program performing several runs with various inputs and write a one or two paragraph

analysis of your results that describes whether or not you achieved the results you

expected. Plot your results on the same graph, where the size can be used for the xaxis

and

the

running

time

in

nanoseconds

can

be

used

for

the

y-axis.

Since

the

values

are

fairly large (i.e., in nanoseconds), you may wish to plot your results using the

logarithmic values as needed. Provide some explanation or justification on why your

results did or did not meet the expected performance metrics.

SAMPLE OUTPUT (input shown in bold):

\$ ./a.out

Enter first  positive integer: 3847849

Enter second positive integer: 9573535

Error: Product results in integer overflow.

\$ ./a.out

Enter first  positive integer: 134

Enter second positive integer: 8531

Multiplication using only ADDITION:

Product: 1143154

Pass  1: 0 seconds 25371 nanoseconds

Product: 1143154

Pass  2: 0 seconds 2528 nanoseconds

Product: 1143154

Pass  3: 0 seconds 2295 nanoseconds

Product: 1143154

Pass  4: 0 seconds 2428 nanoseconds

CSCE 3110 – Project 1

Due: 11:59 PM on Wednesday, May 29, 2019

Product: 1143154

Pass  5: 0 seconds 2219 nanoseconds

Product: 1143154

Pass  6: 0 seconds 2446 nanoseconds

Product: 1143154

Pass  7: 0 seconds 5348 nanoseconds

Product: 1143154

Pass  8: 0 seconds 2247 nanoseconds

Product: 1143154

Pass  9: 0 seconds 2227 nanoseconds

Product: 1143154

Pass 10: 0 seconds 2334 nanoseconds

Average: 0 seconds 4944.3 nanoseconds

Multiplication using only ADDITION and BIT SHIFTS:

Product: 1143154

Pass  1: 0 seconds 2384 nanoseconds

Product: 1143154

Pass  2: 0 seconds 1908 nanoseconds

Product: 1143154

Pass  3: 0 seconds 1992 nanoseconds

Product: 1143154

Pass  4: 0 seconds 2065 nanoseconds

Product: 1143154

Pass  5: 0 seconds 1848 nanoseconds

Product: 1143154

Pass  6: 0 seconds 1887 nanoseconds

Product: 1143154

Pass  7: 0 seconds 2278 nanoseconds

Product: 1143154

Pass  8: 0 seconds 2123 nanoseconds

Product: 1143154

Pass  9: 0 seconds 1866 nanoseconds

Product: 1143154

Pass 10: 0 seconds 1892 nanoseconds

Average: 0 seconds 2024.3 nanoseconds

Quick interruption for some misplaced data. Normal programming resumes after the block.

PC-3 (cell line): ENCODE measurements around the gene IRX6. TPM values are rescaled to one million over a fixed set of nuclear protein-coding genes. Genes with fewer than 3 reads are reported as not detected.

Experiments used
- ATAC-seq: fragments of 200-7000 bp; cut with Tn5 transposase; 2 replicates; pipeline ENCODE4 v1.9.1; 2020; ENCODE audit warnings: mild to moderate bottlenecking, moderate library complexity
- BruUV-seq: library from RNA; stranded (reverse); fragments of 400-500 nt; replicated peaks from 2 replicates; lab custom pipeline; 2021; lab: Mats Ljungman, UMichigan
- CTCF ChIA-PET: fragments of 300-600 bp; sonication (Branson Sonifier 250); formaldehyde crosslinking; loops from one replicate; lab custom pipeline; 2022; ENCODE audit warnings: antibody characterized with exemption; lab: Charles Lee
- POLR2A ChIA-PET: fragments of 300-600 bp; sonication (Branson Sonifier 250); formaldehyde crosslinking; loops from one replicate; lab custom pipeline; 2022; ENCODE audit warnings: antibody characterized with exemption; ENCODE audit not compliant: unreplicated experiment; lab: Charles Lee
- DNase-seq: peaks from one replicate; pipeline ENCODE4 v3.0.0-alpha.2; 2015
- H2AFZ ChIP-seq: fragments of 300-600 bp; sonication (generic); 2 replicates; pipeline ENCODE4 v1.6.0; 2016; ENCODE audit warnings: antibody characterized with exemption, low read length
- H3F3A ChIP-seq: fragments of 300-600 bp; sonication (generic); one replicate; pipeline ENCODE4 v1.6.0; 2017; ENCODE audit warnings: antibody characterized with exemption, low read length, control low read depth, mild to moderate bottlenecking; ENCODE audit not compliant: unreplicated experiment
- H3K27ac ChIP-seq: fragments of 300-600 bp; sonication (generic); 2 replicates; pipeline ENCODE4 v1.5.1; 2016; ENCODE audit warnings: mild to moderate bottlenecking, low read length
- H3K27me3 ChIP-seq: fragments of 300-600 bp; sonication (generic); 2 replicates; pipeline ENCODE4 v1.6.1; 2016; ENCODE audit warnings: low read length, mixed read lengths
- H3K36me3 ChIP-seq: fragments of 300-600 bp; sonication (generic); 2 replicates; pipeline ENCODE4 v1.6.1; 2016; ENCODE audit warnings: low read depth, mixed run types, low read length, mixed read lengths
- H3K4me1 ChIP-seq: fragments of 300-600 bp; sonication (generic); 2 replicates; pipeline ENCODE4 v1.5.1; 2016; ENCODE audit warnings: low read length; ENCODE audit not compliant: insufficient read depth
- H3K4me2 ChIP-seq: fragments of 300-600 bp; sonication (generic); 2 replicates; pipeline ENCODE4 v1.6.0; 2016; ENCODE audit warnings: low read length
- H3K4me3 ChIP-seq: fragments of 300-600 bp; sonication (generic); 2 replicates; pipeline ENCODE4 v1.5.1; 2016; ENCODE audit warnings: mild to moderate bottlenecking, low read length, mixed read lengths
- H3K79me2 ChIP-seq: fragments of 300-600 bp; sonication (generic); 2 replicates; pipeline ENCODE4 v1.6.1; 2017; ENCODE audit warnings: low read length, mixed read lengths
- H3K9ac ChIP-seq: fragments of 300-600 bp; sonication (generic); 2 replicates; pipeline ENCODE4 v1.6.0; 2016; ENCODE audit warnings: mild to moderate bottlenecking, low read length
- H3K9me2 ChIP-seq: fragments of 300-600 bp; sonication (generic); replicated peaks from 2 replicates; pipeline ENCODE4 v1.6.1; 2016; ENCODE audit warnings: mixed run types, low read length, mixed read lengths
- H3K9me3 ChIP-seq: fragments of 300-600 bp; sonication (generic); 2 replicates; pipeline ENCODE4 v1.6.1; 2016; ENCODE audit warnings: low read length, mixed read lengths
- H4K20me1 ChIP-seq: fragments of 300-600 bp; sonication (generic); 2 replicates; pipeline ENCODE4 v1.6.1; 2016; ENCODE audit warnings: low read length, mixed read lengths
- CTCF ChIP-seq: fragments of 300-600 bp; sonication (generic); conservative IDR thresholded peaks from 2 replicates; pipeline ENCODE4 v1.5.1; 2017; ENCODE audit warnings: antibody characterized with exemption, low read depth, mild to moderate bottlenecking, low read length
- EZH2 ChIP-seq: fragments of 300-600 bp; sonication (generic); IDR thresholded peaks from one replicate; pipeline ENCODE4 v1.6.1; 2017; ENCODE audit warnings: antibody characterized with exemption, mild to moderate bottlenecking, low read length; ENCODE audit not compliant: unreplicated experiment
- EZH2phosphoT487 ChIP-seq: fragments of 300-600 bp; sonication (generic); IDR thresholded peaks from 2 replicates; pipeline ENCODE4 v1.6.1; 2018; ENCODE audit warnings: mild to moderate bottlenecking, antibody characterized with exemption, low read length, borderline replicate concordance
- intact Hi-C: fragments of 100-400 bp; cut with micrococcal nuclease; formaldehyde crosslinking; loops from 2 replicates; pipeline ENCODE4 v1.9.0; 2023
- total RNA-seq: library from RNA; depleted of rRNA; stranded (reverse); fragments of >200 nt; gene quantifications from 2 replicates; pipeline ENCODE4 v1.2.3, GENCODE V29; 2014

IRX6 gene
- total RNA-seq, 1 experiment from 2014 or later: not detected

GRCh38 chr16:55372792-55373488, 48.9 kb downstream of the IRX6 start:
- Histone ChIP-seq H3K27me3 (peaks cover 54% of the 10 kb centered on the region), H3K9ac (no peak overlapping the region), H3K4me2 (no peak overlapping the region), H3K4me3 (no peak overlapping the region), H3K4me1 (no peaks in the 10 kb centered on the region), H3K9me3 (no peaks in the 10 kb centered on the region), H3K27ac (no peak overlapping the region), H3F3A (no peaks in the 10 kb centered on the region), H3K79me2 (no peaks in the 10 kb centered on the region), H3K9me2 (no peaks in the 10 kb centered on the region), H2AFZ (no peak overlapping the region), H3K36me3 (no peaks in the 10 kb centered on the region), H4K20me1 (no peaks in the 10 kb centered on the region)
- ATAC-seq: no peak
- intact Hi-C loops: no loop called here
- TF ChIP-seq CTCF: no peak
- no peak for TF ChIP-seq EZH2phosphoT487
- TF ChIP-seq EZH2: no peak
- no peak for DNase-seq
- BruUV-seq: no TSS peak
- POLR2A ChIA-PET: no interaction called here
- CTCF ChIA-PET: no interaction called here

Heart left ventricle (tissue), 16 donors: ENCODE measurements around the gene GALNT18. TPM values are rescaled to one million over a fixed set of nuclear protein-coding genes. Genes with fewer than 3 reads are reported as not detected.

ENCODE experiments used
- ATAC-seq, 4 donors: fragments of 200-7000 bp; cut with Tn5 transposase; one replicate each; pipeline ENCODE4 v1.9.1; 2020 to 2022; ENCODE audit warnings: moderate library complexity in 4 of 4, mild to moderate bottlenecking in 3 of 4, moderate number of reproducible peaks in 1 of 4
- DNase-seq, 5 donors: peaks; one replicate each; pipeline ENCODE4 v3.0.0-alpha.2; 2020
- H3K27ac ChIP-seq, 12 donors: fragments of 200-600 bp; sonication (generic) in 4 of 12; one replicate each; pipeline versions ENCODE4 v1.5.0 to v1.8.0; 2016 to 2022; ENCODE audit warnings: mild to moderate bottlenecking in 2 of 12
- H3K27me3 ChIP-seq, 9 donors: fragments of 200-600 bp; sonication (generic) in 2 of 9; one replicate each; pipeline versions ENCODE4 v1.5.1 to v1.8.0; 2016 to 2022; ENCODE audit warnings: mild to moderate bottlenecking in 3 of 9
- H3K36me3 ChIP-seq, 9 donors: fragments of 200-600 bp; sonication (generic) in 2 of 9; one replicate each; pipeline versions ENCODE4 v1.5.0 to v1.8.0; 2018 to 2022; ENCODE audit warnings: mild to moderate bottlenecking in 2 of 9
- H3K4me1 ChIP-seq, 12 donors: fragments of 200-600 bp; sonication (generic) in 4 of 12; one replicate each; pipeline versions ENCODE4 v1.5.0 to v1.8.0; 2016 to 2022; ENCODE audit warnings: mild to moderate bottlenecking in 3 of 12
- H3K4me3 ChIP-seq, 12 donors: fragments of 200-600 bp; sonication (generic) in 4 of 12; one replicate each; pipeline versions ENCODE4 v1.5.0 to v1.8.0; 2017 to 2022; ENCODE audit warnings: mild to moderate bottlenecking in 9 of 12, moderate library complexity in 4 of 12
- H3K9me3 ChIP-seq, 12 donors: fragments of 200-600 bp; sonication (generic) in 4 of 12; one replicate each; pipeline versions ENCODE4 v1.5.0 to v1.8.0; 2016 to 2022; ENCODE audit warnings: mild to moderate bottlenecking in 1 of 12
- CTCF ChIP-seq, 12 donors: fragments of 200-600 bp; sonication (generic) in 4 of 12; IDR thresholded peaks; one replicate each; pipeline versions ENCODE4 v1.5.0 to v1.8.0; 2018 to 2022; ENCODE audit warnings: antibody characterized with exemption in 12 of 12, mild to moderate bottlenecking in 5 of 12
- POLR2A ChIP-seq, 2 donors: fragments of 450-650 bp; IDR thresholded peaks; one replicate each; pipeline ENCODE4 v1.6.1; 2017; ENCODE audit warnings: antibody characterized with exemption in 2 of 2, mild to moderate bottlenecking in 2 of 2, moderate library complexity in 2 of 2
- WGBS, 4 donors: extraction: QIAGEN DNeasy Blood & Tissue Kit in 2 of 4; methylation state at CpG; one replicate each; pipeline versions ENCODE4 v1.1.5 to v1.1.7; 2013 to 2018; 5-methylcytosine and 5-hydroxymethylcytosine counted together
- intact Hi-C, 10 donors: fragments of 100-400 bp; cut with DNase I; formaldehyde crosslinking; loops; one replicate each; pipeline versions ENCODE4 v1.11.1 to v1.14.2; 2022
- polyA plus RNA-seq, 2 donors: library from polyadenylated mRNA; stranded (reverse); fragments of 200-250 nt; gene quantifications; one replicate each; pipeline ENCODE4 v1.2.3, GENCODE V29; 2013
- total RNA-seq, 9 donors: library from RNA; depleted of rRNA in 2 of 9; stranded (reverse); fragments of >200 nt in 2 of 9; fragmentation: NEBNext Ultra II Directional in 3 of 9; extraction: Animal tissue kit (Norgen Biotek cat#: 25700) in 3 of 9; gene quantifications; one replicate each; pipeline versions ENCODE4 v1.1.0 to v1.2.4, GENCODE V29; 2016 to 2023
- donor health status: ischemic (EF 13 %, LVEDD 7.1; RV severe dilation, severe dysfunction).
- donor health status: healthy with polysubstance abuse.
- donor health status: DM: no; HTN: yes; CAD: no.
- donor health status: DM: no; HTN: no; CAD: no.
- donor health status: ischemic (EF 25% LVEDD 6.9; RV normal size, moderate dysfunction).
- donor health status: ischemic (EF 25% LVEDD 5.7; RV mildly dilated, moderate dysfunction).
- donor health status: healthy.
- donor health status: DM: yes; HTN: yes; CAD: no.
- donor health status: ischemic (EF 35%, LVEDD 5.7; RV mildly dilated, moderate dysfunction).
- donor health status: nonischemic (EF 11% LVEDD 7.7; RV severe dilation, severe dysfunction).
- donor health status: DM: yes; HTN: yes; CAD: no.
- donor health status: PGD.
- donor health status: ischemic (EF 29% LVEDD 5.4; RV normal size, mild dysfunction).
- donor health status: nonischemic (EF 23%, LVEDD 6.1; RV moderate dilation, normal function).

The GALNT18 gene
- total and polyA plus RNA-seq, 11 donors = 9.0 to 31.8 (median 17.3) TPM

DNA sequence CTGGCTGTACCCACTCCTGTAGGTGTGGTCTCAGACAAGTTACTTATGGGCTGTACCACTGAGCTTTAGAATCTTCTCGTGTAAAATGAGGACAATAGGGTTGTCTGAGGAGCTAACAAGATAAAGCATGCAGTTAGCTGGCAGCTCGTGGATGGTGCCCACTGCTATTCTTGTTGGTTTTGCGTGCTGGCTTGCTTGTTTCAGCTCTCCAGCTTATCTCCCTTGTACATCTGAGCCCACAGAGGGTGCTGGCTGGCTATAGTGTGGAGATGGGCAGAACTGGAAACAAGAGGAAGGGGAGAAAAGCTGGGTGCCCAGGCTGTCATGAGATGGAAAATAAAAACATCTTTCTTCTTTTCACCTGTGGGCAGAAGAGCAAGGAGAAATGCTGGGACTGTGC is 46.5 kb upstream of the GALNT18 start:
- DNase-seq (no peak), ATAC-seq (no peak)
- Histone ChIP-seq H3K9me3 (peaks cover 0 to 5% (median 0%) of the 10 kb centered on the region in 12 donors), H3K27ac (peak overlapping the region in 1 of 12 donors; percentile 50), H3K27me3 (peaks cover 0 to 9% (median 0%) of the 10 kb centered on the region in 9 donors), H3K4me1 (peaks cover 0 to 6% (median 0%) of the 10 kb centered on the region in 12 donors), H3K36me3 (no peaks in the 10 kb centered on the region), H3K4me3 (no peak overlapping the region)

\$ ./a.out

Enter first  positive integer: 0

Enter first  positive integer: 3834852

Enter second positive integer: -3481

Enter second positive integer: 348721

Multiplication using only ADDITION:

Product: 1558595236

Pass  1: 0 seconds 922810 nanoseconds

Product: 1558595236

Pass  2: 0 seconds 960872 nanoseconds

CSCE 3110 – Project 1

Due: 11:59 PM on Wednesday, May 29, 2019

Product: 1558595236

Pass  3: 0 seconds 967389 nanoseconds

Product: 1558595236

Pass  4: 0 seconds 975816 nanoseconds

Product: 1558595236

Pass  5: 0 seconds 916739 nanoseconds

Product: 1558595236

Pass  6: 0 seconds 939650 nanoseconds

Product: 1558595236

Pass  7: 0 seconds 942581 nanoseconds

Product: 1558595236

Pass  8: 0 seconds 974544 nanoseconds

Product: 1558595236

Pass  9: 0 seconds 947730 nanoseconds

Product: 1558595236

Pass 10: 0 seconds 903583 nanoseconds

Average: 0 seconds 945171 nanoseconds

Multiplication using only ADDITION and BIT SHIFTS:

Product: 1558595236

Pass  1: 0 seconds 4188 nanoseconds

Product: 1558595236

Pass  2: 0 seconds 3368 nanoseconds

Product: 1558595236

Pass  3: 0 seconds 6116 nanoseconds

Product: 1558595236

Pass  4: 0 seconds 3206 nanoseconds

Product: 1558595236

Pass  5: 0 seconds 3203 nanoseconds

Product: 1558595236

Pass  6: 0 seconds 4097 nanoseconds

Product: 1558595236

Pass  7: 0 seconds 4066 nanoseconds

Product: 1558595236

Pass  8: 0 seconds 3302 nanoseconds

Product: 1558595236

Pass  9: 0 seconds 5067 nanoseconds

Product: 1558595236

Pass 10: 0 seconds 5433 nanoseconds

Average: 0 seconds 4204.6 nanoseconds

REQUIREMENTS

• Your code should be well documented in terms of comments. For example, good

comments in general consist of a header (with your name, course section, date,